The future for staff at Xtra-vision's 45 Northern Ireland stores remains uncertain.
At a High Court hearing in Dublin yesterday, David Hughes from accountancy firm Ernst and Young was formally appointed interim examiner of Xtra-vision.
Appointing an examiner allows the business the protection of the High Court as it seeks to negotiate a settlement with its creditors.
The all-island entertainment rental and retail chain, which is thought to employ 150 people in Northern Ireland, has suffered a €6m (£5.2m) drop in revenue over recent years, with property rent blamed as its main cost burden.
It is understood the company is paying rent for a number of vacated properties, due to difficulties exiting lease agreements.
It will have up to 100 days to restructure the business under the court's protection, but had to demonstrate first that it had a reasonable chance of survival.
Dublin-based Birchall Investments, the parent company of Xtra-vision, confirmed recently that backers had pledged €6m of investment in the chain, subject to an agreed scheme of arrangement.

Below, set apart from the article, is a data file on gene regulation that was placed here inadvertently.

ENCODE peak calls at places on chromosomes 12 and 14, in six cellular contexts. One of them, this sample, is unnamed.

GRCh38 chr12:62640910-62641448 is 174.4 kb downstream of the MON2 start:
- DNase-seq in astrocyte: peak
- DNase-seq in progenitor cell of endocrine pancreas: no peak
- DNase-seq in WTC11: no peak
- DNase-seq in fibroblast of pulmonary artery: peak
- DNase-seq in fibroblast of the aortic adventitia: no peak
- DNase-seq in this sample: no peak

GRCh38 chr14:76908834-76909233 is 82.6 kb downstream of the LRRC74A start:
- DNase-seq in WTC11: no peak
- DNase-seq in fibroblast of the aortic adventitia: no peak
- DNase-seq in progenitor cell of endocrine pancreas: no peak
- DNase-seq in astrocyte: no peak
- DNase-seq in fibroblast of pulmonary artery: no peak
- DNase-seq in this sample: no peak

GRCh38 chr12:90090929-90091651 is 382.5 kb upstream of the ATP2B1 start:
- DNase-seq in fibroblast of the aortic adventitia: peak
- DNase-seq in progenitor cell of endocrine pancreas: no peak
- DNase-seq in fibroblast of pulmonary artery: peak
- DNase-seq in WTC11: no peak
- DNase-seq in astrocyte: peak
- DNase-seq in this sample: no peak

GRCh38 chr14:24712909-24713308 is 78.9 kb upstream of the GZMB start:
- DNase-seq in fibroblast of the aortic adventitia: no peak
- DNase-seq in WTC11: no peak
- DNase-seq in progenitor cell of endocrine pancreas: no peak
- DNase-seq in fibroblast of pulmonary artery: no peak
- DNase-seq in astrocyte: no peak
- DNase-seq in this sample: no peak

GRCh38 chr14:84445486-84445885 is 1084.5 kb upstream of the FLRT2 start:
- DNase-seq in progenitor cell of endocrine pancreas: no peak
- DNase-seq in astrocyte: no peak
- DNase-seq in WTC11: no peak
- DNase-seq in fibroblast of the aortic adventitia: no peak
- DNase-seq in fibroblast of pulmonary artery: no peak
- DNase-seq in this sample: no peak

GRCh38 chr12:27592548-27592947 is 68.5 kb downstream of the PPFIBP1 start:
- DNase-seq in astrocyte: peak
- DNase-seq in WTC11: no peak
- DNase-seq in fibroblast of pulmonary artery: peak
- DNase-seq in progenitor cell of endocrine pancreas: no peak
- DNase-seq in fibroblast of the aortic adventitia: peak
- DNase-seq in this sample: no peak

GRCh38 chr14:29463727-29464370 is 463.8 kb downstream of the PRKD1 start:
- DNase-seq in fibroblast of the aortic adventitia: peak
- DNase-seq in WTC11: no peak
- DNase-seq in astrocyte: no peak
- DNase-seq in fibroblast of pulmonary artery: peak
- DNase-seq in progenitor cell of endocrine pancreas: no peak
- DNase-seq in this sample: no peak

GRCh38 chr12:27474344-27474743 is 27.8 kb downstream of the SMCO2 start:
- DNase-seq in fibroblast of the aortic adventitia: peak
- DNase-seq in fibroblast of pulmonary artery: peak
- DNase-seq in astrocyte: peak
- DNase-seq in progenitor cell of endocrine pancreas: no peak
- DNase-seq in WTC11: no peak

An Ernst and Young spokesman said: "It is likely that some shops will close and this matter is now being addressed by the company."
Belfast solicitors McGrigors advised Birchall at the time of acquisition, although it is no longer working with the company.
Dawson McConkey from the McGrigors Belfast office said that, in the current market, business rent was a common business woe.
He said: "Depending on the terms of the leases involved, tenants may be able to cut a deal with their landlords to accept an early surrender, but only at a significant cost as the landlord is then going to inherit the same problem in terms of finding an occupier.
"As well as rent, the tenant will continue to have to pay business rates in respect of each vacant unit - albeit discounted - which can be another significant overhead cost to have to bear."
Nobody at Xtra-vision was available for comment.